The bohemian salons and wild cabarets of 1920s Paris are just the place for Owen Matthews to pursue his writing and make the right connections in the literary scene. But six years after leaving Los Angeles and the love of his life, he still strives for success. Penning a new screenplay for his friend’s film might just help keep the lights on a bit longer in the City of Lights.
Iris Wong is used to sacrifice and rejection as an Asian-American actress. She’s determined to take full advantage of her new leading role in a Parisian silent film—and the director’s romantic interest in her. Playing the game almost guarantees she’ll be able to break through the industry’s racism and become the silver screen star she’s dreamed of being since she earned her first nickel as a Hollywood extra.
by Pema Donyo
Sensuality Level: Behind Closed Doors
Pema Donyo lives in sunny Southern California, where she balances plotting her next novel and watching too many Bollywood movies. Find Pema Donyo at https://pemadonyo.wordpress.com, and on Twitter @PemaDonyo.
An excerpt from Stars in Their Eyes:
Los Angeles, California
Iris laughed at the driver rolling by in his massive Model T. The middle-aged man shook his fist through his open window as he drove past, exhaust smoke fuming behind his machine. The road expanded ahead of him as clear as day—he had plenty of space to move down Figueroa Street.
A tug on her left hand snagged her attention once again, and she turned her attention back to Owen. He looked toward both sides of the road, then led the way as they crossed the street lined with palm trees. The smell of lye wafted from the entrance of her father’s laundromat. She bet if she pressed her nose against her cotton chemise, she could still inhale the scent of fresh soap.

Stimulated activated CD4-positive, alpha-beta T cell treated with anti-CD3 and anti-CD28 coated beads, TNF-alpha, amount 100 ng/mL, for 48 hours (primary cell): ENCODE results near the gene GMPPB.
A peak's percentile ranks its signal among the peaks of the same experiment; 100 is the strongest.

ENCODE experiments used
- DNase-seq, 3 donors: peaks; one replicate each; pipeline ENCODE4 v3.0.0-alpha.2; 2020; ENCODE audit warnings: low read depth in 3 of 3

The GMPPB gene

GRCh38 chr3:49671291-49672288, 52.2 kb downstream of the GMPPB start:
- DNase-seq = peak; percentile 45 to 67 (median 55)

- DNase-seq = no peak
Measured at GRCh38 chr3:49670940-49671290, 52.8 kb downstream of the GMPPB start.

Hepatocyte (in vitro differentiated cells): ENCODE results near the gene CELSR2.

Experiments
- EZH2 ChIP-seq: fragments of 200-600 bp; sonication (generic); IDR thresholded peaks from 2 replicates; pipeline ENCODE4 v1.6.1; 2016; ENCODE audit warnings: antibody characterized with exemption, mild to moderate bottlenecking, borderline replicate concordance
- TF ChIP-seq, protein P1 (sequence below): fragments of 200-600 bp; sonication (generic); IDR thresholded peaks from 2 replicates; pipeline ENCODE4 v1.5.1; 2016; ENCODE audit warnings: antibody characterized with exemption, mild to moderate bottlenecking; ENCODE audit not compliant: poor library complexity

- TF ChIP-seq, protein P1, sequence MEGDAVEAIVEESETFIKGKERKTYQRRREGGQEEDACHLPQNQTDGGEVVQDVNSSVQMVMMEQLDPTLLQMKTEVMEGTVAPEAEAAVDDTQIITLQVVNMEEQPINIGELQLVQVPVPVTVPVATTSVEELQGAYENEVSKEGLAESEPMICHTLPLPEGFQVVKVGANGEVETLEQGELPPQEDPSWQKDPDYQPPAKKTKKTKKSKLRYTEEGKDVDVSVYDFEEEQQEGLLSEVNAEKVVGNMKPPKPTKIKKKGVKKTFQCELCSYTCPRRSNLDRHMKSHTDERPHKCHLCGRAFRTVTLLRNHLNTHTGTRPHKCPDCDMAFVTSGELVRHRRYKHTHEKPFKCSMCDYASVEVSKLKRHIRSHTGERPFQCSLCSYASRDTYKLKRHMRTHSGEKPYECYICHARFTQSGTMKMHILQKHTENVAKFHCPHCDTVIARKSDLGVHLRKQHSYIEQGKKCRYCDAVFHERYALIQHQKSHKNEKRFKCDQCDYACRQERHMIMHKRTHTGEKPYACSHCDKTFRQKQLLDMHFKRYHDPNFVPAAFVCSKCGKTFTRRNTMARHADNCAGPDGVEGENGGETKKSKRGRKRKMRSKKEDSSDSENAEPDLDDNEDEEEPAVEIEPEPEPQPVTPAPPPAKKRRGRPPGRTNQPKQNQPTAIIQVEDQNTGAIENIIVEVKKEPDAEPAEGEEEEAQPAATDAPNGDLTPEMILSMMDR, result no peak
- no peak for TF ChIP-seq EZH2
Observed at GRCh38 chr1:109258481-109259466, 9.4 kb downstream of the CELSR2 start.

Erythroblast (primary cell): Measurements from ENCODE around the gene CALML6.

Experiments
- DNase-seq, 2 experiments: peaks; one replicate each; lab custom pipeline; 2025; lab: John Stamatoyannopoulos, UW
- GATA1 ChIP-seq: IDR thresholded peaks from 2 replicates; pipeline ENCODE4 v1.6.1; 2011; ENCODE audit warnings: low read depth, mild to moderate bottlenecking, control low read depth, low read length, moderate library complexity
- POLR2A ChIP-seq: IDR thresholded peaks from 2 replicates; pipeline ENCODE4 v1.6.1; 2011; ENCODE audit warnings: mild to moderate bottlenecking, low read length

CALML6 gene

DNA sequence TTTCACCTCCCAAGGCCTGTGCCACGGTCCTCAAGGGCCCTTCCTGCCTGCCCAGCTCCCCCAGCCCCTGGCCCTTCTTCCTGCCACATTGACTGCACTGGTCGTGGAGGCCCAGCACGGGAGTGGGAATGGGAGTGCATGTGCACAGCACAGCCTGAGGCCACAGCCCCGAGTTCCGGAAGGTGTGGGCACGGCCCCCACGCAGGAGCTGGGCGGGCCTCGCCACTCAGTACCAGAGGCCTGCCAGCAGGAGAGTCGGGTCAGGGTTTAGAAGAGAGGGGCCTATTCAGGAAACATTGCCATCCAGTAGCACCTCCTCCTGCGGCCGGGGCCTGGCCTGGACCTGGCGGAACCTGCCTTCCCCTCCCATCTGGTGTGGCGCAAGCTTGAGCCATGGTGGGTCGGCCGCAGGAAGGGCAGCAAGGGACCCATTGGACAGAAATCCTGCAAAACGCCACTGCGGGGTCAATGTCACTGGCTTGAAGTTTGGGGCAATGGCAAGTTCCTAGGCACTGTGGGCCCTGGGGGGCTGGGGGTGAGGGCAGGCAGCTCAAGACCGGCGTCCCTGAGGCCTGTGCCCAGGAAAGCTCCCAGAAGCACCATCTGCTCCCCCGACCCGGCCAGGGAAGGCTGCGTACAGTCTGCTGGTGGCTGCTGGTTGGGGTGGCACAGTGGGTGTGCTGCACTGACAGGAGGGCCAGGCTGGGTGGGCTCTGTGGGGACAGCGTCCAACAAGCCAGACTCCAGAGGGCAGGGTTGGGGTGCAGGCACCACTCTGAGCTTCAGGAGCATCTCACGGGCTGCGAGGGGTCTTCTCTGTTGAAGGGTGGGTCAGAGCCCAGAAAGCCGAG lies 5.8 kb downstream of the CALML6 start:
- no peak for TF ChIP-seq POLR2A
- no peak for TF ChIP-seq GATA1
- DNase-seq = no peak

Owen stepped ahead of her, guiding her hand forward. His pressed trousers were cuffed at the ankle, stain-free, beneath his white oxford shirt. She would have been amused at the formality of his outfit under normal circumstances, but they were about to see a film. And it wasn’t just any film. It was hers.
A stiff breeze sent a chill up her spine as they headed toward the shade of the ticket box and out of the late afternoon’s dull heat. Owen asked for two tickets to The Red Lantern. The man at the ticket booth peered at Iris, who stood behind Owen’s shoulder. The man frowned. At the beginning of her relationship with Owen, she used to pretend the looks were because she had something on her face or she had worn the wrong hat with her dress. It wasn’t because of the shape of her eyes or the shade of her skin. Owen handed her a ticket, and she squeezed his hand.
“For the future star of the screen, Iris Wong.”
“Not yet,” she said. There was a certain intensity in his gaze that made her cast her eyes downward.
She held her breath during most of the film, waiting for the right moment. Each scene lay between title cards, a black screen with white type explaining what was happening. The pianist below the stage played a soundtrack to accompany the movie, turning his sheet music to the next page every so often.
With each title card passing and each new scene beginning, she edged toward the end of her seat a little more. It was always possible the studio had cut out her scene. And then—there! Her image appeared on the screen, before everyone in the audience to see. The scene was set in an ancient kingdom. Multiple extras crowded the street to await the opening of a palace gate. She stood as one of the lantern bearers, one of only five carriers flanking both sides of the gate. The gate opened and the actor stepped out. Then the camera angle panned to a different location, and she was no longer within the frame. But she had been seen. For the first time, she would be on multiple cinema screens throughout America. A bubbling sense of anticipation filled her chest.
This was the beginning; she was sure of it.
She turned to Owen. When she’d told him about the role, he insisted they see it together. Every time she became discouraged about an audition, he encouraged her to try again. Without him, her dream would have stayed just that: a dream.
“I made it,” she whispered.
He nodded and reached for her hand. “Right where you belong.”